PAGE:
Diet focuses on kicking unhealthy habits

NASHVILLE, Tenn. - Julia Havey weighed nearly 300 pounds. Her husband was having an affair. And a tumor on her neck that she was convinced was cancerous had just been diagnosed as nothing more than a lump of fat.

Julia Havey
Julia Havey, seen here last month in her Brentwood, Tenn., home, hopes to help 1 million people lose weight for free. McClatchy Newspapers

NASHVILLE, Tenn. - Julia Havey weighed nearly 300 pounds. Her husband was having an affair. And a tumor on her neck that she was convinced was cancerous had just been diagnosed as nothing more than a lump of fat.

"I was beyond humiliated," said Havey, 48, of Brentwood, Tenn.

What Havey didn't know is that she was about to face one more humiliation that would change her life forever. After another argument with her husband, she went to buy a candy bar "to soothe the pain." As she was leaving the convenience store with her "fix," a homeless man started yelling at her: "Girl, you have too much food in you!"

When he noticed he had an audience and people were laughing, he kept saying it, each time more loudly. Havey couldn't get the words out of her head. The candy bar offered no comfort.

"His words really resonated with me," Havey said. "I started thinking about what foods I was eating too much of, and hands down it was ice cream. I decided to cut that one thing out. I started losing weight, and I didn't feel deprived."


That was in 1994. Havey now weighs 150 pounds, and her book, "The Vice-Busting Diet" ($8.47), has been endorsed by TV health-show host Dr. Oz.

For those who have resolved to lose weight this year, Havey is offering her diet program for free online at . People can download the book as well as motivational audiotapes and a "self-discovery workbook," all aimed at helping people understand why they're overweight and the best way for them to slim down. The materials are valued around $300.

By eliminating the cost, she hopes to reach her goal of helping 1 million people lose weight.

"I want to be able to help anybody who really wants to change," Havey said. "I was left by my husband because I was too overweight. He wasn't attracted to me. I know the heartache that comes from being overweight."

Q: How did you lose the weight?

A: After three months of not eating ice cream, I had lost 30 pounds. That's all I did. I just stopped eating ice cream. I cut out my biggest vice and replaced it with something healthy. For me, that was frozen bananas and frozen grapes.

I was a career dieter, and it was the easiest thing I had ever done. So then I thought, "I can do something else."

I thought, "What's my second biggest vice?" and it was fast food. So then I cut that out. Then I gave up soft drinks. Then I started exercising. It was a methodical decision. I just cut out one thing at a time.


Is that basically the premise of your weight-loss program?

Yes. It's limiting one unhealthy vice or habit at a time. What's missing from other approaches is lasting lifestyle change. People are always expecting me to give them a menu of what to eat. That's a diet. Instead of telling people what to do, I tell them what not to do.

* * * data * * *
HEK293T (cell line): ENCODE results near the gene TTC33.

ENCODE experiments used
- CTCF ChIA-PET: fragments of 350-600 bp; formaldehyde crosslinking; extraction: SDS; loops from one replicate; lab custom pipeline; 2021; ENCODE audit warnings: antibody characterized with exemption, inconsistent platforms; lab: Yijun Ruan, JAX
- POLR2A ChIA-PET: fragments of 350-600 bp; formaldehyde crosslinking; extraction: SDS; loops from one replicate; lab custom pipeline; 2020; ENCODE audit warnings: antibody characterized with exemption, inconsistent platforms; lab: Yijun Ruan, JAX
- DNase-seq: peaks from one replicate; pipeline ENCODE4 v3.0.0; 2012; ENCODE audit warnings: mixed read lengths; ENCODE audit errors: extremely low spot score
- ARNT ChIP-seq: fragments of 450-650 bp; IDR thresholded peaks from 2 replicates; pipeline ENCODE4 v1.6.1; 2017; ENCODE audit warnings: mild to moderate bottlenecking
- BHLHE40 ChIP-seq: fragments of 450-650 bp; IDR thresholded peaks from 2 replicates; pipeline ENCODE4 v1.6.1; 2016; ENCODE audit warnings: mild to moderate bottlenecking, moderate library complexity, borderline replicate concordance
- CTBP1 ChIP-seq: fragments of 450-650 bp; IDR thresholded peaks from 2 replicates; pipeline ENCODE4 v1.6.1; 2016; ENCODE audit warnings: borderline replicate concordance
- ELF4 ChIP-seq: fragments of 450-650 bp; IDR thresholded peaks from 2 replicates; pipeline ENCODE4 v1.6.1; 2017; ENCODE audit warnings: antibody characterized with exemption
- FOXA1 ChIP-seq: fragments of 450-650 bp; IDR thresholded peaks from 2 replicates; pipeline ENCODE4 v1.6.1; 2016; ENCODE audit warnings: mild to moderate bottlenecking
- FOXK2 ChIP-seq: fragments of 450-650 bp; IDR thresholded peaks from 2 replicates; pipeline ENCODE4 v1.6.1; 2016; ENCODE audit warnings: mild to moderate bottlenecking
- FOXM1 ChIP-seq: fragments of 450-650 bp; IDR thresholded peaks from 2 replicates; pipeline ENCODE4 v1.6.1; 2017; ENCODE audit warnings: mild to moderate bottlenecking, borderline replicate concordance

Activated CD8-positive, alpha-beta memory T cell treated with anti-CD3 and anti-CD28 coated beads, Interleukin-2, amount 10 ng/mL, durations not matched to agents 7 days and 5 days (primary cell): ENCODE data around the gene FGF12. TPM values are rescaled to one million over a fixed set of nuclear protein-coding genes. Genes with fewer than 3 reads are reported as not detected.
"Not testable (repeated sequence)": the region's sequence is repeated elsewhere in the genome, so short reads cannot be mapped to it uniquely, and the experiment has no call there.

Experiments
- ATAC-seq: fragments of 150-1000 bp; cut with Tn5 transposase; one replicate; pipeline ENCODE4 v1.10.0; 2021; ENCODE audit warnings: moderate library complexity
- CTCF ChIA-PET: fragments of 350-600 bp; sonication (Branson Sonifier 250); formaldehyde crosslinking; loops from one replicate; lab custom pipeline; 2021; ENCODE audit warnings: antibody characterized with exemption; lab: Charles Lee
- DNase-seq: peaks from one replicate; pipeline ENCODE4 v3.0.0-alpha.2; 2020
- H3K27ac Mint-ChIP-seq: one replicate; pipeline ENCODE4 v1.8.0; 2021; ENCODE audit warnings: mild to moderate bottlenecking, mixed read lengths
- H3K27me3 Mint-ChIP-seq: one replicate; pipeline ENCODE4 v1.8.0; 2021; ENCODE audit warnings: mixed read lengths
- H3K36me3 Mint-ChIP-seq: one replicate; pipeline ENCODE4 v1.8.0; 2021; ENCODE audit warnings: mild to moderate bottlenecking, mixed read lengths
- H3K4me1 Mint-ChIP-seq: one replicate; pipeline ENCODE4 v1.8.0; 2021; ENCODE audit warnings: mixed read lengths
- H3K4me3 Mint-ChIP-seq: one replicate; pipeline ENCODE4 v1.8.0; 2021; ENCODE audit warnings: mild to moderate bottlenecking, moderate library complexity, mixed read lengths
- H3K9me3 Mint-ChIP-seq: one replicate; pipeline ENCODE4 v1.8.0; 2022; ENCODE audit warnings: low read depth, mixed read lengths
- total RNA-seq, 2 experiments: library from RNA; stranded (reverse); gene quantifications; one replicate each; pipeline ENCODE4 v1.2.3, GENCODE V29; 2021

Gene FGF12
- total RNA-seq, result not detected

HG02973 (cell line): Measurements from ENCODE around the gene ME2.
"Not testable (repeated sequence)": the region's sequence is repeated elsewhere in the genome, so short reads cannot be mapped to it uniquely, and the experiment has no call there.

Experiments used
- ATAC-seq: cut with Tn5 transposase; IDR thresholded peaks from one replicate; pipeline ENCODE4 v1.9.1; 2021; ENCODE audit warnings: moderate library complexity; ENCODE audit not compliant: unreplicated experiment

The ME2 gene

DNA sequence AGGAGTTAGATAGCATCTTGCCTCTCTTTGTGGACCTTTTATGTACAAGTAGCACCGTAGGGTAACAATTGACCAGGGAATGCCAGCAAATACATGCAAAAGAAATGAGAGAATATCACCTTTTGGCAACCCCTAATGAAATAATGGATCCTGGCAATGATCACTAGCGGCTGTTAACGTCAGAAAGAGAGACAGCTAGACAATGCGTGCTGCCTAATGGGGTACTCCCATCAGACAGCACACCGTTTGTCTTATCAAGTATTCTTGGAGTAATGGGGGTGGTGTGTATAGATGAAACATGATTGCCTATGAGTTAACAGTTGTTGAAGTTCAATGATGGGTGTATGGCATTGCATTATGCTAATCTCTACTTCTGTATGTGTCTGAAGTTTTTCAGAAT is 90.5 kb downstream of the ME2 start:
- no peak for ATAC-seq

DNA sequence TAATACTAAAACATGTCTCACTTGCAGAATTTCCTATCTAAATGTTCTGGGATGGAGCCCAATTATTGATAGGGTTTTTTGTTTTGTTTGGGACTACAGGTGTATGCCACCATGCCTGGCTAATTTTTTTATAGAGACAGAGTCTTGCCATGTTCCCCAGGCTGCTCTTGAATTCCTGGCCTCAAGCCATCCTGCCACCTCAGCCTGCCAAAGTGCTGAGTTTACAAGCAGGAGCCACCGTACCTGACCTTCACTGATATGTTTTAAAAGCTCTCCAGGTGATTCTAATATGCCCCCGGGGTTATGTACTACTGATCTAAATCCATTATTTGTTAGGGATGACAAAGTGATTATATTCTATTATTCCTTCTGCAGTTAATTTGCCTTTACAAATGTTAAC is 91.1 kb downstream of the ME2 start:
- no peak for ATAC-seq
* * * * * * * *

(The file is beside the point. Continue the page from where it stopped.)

What makes your program different from the others?

You don't take on a new change until you've mastered the first change you've made. Anything short of that is a diet. That's why diets don't work. It's way too much too soon. People can't stick with them. It's impossible.

How many diets did you try before you created your own?

Oh my gosh, every single diet you can name. Weight Watchers, Jenny Craig. In my senior year of high school, I even went on this crazy diet where I just ate tuna, cantaloupe and Pepsi Light. I lost a lot of weight, but I gained it right back. My entire adult life has been a cycle of going on and off diets.

Why are you giving your diet away for free?

I am on a mission. I want to help reverse the obesity pandemic. Too much food is literally killing people.


How has losing weight changed your life?

I look better than I have looked in my entire life, and I am 48 years old, so I know that you're never too old, and it's never too late. I was a very sedentary person before. I knew every TV show that was on. I go and I work out now. I have the energy and zest of a kid. It's not about being able to wear a thong bathing suit. It's about having the physical fitness to live a quality life.

What are the biggest obstacles to losing weight?

Soft drinks. Fast food. Television and a sedentary lifestyle. Portion sizes. If people never had soft drinks, never ate fast food, exercised an hour a day and controlled their portion sizes, we wouldn't have an obesity problem.

What's the easiest first step people can take?

Replace soda with water. That's the first thing I would tell people to work on. That's a change you want to make for the rest of your life.

What do you tell people who can't imagine giving up ice cream or whatever their vice is?

For a lot of people, abstinence is easier than trying to eat foods in moderation. The diet industry loves to tell us we can have these foods in moderation. If we could do that, I don't think we'd have an obesity pandemic going on in this country.


What types of exercise do you recommend?

The best form of exercise is the one that you'll do. I love golf. I love elliptical machines. You can actually love exercise, but maybe not the kinds of exercises that I love.

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